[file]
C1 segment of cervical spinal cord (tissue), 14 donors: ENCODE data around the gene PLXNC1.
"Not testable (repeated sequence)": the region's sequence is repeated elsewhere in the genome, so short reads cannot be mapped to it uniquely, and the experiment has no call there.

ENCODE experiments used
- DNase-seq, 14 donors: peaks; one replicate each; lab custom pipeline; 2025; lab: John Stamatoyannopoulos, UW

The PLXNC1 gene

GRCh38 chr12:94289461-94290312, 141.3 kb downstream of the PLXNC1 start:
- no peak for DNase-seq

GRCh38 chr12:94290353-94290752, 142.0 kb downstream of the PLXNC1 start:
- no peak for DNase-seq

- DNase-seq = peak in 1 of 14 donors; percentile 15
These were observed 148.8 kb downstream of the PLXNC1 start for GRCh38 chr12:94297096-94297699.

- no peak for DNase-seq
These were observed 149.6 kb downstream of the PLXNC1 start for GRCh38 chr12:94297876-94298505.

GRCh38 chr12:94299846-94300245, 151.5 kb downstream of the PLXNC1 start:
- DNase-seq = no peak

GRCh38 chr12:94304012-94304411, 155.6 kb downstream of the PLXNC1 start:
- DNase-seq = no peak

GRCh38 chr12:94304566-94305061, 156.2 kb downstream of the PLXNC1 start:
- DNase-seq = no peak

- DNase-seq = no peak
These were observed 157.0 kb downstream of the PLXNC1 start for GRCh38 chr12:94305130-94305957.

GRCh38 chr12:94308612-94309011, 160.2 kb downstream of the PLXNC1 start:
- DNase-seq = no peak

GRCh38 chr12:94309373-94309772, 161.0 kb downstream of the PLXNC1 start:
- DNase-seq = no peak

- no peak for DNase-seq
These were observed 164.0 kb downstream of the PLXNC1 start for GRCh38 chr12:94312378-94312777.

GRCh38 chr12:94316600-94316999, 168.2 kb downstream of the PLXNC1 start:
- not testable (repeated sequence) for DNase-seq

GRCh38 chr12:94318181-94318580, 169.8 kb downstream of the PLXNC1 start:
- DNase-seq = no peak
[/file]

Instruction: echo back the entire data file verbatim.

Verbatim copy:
C1 segment of cervical spinal cord (tissue), 14 donors: ENCODE data around the gene PLXNC1.
"Not testable (repeated sequence)": the region's sequence is repeated elsewhere in the genome, so short reads cannot be mapped to it uniquely, and the experiment has no call there.

ENCODE experiments used
- DNase-seq, 14 donors: peaks; one replicate each; lab custom pipeline; 2025; lab: John Stamatoyannopoulos, UW

The PLXNC1 gene

GRCh38 chr12:94289461-94290312, 141.3 kb downstream of the PLXNC1 start:
- no peak for DNase-seq

GRCh38 chr12:94290353-94290752, 142.0 kb downstream of the PLXNC1 start:
- no peak for DNase-seq

- DNase-seq = peak in 1 of 14 donors; percentile 15
These were observed 148.8 kb downstream of the PLXNC1 start for GRCh38 chr12:94297096-94297699.

- no peak for DNase-seq
These were observed 149.6 kb downstream of the PLXNC1 start for GRCh38 chr12:94297876-94298505.

GRCh38 chr12:94299846-94300245, 151.5 kb downstream of the PLXNC1 start:
- DNase-seq = no peak

GRCh38 chr12:94304012-94304411, 155.6 kb downstream of the PLXNC1 start:
- DNase-seq = no peak

GRCh38 chr12:94304566-94305061, 156.2 kb downstream of the PLXNC1 start:
- DNase-seq = no peak

- DNase-seq = no peak
These were observed 157.0 kb downstream of the PLXNC1 start for GRCh38 chr12:94305130-94305957.

GRCh38 chr12:94308612-94309011, 160.2 kb downstream of the PLXNC1 start:
- DNase-seq = no peak

GRCh38 chr12:94309373-94309772, 161.0 kb downstream of the PLXNC1 start:
- DNase-seq = no peak

- no peak for DNase-seq
These were observed 164.0 kb downstream of the PLXNC1 start for GRCh38 chr12:94312378-94312777.

GRCh38 chr12:94316600-94316999, 168.2 kb downstream of the PLXNC1 start:
- not testable (repeated sequence) for DNase-seq

GRCh38 chr12:94318181-94318580, 169.8 kb downstream of the PLXNC1 start:
- DNase-seq = no peak